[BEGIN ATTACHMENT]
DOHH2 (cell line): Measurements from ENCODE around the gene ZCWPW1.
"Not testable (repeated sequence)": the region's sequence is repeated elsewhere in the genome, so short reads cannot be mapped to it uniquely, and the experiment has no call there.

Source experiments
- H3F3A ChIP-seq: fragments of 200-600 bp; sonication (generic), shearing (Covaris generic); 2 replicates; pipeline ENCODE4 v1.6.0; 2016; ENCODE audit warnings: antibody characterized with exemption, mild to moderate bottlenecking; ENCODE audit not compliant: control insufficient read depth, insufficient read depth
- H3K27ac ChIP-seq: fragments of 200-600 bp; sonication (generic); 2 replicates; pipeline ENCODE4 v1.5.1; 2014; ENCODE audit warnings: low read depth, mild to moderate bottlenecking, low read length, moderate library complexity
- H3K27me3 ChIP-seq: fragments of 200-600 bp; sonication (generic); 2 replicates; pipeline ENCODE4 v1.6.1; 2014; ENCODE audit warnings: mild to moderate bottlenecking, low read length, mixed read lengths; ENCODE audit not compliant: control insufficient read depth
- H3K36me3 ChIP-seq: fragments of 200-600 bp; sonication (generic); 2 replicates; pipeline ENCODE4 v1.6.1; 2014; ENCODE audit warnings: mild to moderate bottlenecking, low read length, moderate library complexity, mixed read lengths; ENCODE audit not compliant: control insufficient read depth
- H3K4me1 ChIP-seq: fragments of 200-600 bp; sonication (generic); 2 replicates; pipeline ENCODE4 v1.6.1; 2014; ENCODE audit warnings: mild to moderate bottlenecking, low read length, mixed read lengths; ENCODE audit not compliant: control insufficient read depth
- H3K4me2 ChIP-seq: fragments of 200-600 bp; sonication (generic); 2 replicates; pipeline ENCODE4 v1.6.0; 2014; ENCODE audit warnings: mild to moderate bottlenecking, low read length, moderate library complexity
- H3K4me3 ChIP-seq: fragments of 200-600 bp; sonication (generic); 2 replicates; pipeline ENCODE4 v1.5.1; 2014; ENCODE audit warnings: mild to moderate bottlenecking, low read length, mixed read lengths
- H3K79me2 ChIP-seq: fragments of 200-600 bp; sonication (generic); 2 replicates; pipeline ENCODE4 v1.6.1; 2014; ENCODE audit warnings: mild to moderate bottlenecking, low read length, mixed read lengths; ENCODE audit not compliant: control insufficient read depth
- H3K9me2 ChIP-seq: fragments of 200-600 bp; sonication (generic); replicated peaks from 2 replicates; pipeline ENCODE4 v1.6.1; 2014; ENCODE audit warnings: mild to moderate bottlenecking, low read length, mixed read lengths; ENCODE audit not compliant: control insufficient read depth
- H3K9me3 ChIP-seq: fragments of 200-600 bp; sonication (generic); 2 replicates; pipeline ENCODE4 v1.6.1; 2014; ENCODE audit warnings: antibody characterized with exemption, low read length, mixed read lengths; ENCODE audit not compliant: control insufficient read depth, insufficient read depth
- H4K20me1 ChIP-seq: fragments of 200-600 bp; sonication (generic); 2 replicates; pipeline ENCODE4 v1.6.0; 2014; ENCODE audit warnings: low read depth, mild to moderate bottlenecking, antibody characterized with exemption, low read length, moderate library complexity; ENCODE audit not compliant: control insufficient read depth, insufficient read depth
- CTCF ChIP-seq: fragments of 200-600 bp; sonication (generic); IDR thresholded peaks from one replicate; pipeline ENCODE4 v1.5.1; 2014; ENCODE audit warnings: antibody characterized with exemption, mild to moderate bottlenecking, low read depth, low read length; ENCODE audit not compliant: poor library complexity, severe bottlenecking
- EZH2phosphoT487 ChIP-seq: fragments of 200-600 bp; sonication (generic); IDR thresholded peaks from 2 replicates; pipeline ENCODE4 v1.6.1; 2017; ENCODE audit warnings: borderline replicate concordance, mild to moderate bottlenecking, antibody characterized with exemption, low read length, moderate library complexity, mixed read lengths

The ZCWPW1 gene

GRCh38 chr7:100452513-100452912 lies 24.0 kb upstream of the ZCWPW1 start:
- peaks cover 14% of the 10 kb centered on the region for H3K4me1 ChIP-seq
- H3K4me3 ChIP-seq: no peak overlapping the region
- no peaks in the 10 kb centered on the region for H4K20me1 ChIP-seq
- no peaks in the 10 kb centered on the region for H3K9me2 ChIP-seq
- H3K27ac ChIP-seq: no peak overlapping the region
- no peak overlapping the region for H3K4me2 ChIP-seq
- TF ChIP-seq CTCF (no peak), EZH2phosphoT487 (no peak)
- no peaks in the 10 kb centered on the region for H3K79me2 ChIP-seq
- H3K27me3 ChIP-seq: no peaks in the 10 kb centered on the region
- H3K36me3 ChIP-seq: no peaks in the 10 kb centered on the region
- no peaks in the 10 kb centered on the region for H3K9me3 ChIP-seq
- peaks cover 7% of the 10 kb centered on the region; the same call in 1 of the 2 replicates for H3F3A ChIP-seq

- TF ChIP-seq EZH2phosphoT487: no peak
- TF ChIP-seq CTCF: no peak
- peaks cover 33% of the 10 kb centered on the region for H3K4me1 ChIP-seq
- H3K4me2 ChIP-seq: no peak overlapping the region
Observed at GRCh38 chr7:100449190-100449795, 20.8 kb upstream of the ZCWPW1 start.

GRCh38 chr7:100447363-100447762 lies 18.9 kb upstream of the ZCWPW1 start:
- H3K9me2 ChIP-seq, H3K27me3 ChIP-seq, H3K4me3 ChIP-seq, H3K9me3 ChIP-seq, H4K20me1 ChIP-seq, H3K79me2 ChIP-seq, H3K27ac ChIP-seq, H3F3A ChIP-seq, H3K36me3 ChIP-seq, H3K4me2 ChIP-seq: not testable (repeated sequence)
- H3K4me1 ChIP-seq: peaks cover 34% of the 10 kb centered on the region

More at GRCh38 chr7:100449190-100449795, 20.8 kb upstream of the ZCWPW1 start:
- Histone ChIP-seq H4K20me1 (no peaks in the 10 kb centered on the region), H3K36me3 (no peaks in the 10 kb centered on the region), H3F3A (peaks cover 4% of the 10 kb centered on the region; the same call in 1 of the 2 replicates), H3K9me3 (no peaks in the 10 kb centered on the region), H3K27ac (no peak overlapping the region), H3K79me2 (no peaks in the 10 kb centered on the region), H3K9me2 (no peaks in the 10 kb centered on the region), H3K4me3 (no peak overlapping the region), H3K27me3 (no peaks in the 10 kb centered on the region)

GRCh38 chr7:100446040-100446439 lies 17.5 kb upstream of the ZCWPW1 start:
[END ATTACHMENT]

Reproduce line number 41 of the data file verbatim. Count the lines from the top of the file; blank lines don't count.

GRCh38 chr7:100446040-100446439 lies 17.5 kb upstream of the ZCWPW1 start: